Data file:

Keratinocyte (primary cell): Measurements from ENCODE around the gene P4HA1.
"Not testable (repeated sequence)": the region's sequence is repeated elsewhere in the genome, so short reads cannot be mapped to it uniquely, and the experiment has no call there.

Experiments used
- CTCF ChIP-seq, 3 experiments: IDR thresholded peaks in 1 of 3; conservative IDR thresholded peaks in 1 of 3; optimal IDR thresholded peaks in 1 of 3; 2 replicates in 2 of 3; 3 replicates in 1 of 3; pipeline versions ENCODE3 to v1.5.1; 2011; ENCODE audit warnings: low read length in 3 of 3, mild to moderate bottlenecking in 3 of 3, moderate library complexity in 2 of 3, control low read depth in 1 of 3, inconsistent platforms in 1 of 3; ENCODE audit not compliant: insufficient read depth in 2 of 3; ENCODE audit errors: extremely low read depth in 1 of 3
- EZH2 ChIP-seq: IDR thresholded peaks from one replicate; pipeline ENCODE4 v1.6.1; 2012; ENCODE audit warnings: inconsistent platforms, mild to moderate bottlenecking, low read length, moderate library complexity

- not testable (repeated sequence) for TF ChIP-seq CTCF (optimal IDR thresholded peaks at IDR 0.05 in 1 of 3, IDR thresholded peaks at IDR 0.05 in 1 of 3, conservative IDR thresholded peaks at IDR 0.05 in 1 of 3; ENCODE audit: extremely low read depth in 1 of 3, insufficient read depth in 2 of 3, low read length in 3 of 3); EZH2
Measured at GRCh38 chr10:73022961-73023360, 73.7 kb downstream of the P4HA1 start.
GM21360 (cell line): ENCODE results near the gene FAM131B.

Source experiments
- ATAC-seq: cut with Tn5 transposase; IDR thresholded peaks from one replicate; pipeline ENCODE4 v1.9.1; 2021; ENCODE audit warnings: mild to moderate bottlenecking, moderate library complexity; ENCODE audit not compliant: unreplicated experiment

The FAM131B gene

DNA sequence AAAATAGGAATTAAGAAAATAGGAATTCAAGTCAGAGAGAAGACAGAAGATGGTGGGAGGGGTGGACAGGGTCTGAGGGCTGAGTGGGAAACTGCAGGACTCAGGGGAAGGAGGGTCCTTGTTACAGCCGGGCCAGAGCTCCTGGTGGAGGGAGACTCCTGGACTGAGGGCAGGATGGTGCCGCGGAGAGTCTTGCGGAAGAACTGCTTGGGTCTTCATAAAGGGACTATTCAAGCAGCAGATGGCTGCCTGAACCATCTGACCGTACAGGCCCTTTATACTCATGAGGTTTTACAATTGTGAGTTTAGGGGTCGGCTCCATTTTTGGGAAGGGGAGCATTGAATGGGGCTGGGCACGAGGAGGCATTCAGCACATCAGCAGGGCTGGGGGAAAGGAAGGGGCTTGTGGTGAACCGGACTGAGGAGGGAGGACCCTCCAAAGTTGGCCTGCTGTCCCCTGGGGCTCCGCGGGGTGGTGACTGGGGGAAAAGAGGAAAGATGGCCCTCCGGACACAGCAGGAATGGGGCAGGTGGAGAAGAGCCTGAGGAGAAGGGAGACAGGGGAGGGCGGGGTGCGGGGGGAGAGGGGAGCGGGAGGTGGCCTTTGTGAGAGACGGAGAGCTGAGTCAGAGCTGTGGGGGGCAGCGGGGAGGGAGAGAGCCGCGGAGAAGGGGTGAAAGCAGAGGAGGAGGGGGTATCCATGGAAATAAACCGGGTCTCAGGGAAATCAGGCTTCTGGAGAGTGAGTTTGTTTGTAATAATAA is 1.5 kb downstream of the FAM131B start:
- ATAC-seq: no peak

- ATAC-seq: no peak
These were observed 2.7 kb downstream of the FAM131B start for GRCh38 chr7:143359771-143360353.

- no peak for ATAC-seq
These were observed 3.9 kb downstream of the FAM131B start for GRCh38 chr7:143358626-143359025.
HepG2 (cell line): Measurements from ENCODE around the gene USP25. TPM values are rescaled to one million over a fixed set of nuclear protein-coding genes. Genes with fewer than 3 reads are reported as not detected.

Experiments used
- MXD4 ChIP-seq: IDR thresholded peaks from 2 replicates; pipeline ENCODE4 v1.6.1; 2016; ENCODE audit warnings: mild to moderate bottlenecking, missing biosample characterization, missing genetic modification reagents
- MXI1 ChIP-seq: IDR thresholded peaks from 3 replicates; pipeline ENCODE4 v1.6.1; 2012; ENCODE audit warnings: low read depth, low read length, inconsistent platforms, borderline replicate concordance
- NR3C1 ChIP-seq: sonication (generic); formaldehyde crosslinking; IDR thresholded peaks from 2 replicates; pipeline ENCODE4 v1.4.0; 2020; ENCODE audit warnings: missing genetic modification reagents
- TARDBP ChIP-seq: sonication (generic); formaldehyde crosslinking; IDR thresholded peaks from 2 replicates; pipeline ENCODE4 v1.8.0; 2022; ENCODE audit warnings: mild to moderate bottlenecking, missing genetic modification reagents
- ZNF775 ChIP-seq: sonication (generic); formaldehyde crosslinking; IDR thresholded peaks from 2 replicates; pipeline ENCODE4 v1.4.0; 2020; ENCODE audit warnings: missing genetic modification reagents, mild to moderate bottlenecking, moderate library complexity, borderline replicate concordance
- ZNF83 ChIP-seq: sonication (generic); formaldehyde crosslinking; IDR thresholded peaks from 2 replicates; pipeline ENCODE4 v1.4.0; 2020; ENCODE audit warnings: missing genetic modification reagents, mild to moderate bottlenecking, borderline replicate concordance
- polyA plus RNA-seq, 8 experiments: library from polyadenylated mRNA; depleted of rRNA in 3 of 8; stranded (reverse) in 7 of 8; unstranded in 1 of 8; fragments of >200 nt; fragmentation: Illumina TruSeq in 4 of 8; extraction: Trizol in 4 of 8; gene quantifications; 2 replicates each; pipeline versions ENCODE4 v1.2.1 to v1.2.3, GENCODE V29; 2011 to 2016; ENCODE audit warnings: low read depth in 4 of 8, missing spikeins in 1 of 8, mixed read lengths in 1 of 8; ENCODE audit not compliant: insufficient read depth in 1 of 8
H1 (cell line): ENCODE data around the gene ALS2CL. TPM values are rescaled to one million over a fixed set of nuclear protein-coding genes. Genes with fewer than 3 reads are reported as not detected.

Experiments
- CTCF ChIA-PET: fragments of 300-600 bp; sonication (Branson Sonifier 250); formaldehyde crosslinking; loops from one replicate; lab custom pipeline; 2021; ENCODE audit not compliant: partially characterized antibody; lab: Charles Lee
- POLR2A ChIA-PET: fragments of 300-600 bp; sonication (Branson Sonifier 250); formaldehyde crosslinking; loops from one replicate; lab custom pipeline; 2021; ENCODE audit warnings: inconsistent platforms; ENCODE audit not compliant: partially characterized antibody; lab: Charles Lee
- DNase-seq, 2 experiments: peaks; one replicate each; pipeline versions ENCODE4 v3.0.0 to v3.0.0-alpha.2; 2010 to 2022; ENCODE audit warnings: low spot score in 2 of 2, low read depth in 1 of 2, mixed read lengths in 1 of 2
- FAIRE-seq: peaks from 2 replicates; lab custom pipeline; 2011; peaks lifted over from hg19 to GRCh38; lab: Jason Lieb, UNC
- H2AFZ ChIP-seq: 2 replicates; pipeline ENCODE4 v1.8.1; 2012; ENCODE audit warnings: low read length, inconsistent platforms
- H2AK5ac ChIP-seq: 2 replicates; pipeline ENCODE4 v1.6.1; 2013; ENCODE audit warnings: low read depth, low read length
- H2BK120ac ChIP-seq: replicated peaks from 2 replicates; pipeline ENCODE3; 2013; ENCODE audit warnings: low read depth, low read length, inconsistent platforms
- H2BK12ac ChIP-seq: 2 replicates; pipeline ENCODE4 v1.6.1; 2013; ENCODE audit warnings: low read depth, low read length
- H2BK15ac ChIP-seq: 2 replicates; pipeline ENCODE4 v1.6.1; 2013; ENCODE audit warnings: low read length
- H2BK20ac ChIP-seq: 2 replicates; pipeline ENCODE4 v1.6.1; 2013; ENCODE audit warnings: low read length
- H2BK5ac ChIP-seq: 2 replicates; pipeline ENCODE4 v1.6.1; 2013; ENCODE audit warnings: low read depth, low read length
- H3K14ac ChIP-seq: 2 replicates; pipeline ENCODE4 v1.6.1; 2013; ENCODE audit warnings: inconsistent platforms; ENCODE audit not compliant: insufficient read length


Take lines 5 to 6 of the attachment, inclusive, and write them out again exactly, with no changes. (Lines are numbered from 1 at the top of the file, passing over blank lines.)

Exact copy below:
- EZH2 ChIP-seq: IDR thresholded peaks from one replicate; pipeline ENCODE4 v1.6.1; 2012; ENCODE audit warnings: inconsistent platforms, mild to moderate bottlenecking, low read length, moderate library complexity

- not testable (repeated sequence) for TF ChIP-seq CTCF (optimal IDR thresholded peaks at IDR 0.05 in 1 of 3, IDR thresholded peaks at IDR 0.05 in 1 of 3, conservative IDR thresholded peaks at IDR 0.05 in 1 of 3; ENCODE audit: extremely low read depth in 1 of 3, insufficient read depth in 2 of 3, low read length in 3 of 3); EZH2